Patch with built-in EKG detects atrial fibrillation in …

An EKG recording unit is integrated into the rhythm patch, which continuously records the heartbeat for two weeks. / Information service science, Williamson Adams

Göttingen / Hamilton – A small patch with a built-in EKG device could be suitable for the early detection of atrial fibrillation and thus prevent strokes. This is what scientists from Canada and Germany report in the journal JAMA Cardiology (2021; DOI: 10.1001 / jamacardio.2021.0038).

The irregular heartbeat associated with atrial fibrillation can cause the blood to clump in the atria. If clots get into the brain and block blood vessels, a stroke occurs. Atrial fibrillation is one of the leading causes of stroke in the elderly.

Atrial fibrillation often causes no symptoms and is therefore difficult to detect. 856 people from 48 general practitioners’ practices took part in the study, called SCREEN-AF, between 2015 and 2019. Participants were 75 years or older and had high blood pressure but no known atrial fibrillation.

Around a third of the participants in Germany were reached through general practitioners’ practices that worked with the German Center for Cardiovascular Research (DZHK) Goettingen and Hamburg work together.
Half of the participants received the rhythm patch, which was stuck onto the chest twice for two weeks each time.

An ECG recording unit is integrated into the rhythm patch, which continuously records the heartbeat for two weeks. The plaster was removed after two weeks and sent in for evaluation. The other half of the study participants received standard medical care. All participants were followed for six months.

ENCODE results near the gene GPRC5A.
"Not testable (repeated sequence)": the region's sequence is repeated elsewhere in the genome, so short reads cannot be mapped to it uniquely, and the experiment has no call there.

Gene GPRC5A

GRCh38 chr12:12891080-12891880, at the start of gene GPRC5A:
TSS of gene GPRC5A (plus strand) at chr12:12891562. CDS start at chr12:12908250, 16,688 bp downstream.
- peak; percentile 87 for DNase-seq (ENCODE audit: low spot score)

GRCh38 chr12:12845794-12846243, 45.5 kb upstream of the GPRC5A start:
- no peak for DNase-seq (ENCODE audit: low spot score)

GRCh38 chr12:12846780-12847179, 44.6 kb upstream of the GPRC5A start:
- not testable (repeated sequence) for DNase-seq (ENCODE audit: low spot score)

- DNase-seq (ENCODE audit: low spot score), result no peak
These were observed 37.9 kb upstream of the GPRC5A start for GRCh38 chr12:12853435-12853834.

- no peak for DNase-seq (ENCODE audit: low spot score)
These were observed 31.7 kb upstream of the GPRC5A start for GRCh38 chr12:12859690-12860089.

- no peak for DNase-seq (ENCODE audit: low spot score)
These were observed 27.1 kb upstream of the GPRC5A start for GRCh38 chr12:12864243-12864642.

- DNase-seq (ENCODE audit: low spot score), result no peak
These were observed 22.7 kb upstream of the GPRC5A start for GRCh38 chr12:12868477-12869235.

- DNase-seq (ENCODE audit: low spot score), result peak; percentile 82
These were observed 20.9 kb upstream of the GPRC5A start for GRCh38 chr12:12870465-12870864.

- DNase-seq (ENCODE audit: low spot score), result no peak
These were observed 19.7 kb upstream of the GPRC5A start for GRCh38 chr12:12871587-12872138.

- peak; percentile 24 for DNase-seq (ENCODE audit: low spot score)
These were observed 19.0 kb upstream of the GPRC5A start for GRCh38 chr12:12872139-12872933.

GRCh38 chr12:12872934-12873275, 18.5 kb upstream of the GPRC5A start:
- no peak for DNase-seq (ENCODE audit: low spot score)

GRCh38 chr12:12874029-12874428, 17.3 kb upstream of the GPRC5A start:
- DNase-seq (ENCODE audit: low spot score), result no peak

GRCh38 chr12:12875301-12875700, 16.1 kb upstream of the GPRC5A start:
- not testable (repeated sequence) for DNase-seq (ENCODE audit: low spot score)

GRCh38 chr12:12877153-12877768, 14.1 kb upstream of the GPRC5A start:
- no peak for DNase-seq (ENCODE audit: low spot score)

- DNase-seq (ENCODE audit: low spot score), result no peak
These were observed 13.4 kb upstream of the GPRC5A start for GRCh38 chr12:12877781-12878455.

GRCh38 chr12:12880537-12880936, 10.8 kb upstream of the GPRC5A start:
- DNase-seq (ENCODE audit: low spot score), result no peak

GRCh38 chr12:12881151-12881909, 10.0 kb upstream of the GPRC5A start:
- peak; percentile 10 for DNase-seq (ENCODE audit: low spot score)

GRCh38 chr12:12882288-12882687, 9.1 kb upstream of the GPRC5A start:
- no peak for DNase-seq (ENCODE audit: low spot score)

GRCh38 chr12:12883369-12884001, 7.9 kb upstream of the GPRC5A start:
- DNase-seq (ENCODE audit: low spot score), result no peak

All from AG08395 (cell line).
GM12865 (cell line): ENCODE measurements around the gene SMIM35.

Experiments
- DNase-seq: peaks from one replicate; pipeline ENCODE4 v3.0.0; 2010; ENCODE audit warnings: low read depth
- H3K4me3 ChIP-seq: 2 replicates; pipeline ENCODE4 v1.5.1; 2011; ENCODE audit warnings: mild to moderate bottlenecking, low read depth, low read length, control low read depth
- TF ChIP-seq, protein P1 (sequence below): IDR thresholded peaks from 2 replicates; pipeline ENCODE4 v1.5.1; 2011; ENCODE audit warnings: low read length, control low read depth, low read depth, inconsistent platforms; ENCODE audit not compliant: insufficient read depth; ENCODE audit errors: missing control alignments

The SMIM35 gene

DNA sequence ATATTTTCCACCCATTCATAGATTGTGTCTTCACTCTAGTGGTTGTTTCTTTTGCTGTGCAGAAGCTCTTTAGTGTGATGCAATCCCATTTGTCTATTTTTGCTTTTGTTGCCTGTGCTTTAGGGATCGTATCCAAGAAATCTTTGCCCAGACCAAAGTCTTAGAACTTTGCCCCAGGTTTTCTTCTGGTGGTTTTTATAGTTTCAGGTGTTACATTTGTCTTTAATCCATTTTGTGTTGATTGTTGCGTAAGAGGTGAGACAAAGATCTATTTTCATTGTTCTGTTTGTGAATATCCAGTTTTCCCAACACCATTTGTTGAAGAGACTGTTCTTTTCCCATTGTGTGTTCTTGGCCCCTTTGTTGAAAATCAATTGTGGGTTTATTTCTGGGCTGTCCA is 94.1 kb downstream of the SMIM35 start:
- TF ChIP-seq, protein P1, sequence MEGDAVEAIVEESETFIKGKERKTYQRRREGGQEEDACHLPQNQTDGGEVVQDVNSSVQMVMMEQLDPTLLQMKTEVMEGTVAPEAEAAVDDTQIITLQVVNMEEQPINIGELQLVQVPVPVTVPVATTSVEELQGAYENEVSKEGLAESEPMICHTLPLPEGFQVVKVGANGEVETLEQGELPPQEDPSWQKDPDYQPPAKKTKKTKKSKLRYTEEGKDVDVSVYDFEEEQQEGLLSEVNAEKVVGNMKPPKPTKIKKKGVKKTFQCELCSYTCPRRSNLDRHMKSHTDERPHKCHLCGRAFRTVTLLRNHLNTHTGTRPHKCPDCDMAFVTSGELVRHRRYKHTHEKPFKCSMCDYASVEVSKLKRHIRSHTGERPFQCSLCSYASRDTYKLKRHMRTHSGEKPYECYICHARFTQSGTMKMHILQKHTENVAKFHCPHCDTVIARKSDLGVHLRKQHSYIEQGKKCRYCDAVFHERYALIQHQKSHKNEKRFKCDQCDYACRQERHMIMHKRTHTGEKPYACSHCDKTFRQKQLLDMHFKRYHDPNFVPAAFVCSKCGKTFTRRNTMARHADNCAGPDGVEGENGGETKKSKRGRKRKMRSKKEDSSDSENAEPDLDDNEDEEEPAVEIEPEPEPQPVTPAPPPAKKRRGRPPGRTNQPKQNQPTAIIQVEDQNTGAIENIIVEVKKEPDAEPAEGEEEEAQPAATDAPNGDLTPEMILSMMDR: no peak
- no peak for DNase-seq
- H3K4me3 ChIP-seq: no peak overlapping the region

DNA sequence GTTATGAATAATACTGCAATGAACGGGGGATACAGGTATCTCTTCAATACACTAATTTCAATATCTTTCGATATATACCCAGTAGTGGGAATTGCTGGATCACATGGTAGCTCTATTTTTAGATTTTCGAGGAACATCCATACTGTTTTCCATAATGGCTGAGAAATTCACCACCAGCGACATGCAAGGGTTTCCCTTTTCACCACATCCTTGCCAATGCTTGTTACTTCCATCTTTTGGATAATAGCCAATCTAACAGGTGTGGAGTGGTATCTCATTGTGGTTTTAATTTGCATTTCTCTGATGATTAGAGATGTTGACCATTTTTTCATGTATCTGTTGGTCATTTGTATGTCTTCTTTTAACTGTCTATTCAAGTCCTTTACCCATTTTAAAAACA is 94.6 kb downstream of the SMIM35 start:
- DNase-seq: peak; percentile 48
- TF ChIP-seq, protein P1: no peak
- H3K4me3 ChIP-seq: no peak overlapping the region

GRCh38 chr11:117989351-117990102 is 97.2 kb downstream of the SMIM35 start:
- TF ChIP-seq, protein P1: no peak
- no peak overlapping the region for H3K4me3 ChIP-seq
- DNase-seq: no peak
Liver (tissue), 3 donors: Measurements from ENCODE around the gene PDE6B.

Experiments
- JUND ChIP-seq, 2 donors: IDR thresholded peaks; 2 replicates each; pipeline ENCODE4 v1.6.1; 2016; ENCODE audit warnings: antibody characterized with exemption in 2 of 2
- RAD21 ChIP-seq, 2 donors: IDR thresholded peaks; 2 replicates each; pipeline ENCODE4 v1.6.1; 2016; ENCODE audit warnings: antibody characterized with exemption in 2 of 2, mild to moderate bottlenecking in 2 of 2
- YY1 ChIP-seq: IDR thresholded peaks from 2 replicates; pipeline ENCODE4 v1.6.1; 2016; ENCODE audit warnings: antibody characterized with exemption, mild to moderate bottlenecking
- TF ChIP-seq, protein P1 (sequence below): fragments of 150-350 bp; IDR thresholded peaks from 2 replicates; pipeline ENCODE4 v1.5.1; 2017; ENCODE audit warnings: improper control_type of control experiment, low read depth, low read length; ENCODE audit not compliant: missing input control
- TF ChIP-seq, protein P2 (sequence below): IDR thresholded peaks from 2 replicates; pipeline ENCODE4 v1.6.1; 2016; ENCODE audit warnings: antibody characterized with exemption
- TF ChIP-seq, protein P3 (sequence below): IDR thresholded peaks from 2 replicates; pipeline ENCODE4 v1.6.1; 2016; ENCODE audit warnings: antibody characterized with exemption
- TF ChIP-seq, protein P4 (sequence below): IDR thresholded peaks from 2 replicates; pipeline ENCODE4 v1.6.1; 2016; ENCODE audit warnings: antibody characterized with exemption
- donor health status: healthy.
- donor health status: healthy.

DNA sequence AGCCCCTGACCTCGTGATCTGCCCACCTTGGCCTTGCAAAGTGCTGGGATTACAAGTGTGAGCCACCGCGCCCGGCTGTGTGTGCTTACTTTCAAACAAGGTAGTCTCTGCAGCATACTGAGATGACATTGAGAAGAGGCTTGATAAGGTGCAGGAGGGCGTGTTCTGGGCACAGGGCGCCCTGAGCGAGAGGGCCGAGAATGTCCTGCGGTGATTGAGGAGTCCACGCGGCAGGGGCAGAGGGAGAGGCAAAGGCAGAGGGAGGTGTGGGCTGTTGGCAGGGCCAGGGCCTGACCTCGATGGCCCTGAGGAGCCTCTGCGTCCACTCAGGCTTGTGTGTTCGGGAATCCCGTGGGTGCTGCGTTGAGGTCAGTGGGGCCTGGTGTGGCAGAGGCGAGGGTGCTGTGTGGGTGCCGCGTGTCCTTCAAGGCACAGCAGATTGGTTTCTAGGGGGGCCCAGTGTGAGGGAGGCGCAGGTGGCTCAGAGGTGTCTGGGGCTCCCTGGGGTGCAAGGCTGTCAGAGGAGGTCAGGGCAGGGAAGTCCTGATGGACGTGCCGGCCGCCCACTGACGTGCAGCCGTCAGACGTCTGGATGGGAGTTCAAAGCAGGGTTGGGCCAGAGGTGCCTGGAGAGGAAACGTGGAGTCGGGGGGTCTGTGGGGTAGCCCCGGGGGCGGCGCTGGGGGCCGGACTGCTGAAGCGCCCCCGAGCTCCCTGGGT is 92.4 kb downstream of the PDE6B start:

The study found that the rhythm patch was well tolerated by the participants and that atrial fibrillation was detected ten times more often. In the rhythm patch group, atrial fibrillation was found in 23 participants, in the control group only in two participants. Of the atrial fibrillation patients, 75 percent received a blood-thinning drug to protect against strokes after the diagnosis.

“The atrial fibrillation episodes that we found were usually several hours long. Blood thinners are generally very effective drugs in atrial fibrillation patients and can reduce the risk of stroke by almost 70 percent. However, the best possible therapy for the patients we have identified has not yet been adequately investigated, ”said co-study director Rolf Wachter.

He is Professor of Clinical and Interventional Cardiology at the University Hospital of Leipzig University. “We hope that if we better recognize silent atrial fibrillation, more people could be treated early and strokes could be prevented,” said Canadian study director David Gladstone from the Sunnybrook Health Sciences Center and the University of Toronto. © hil / aerzteblatt.de

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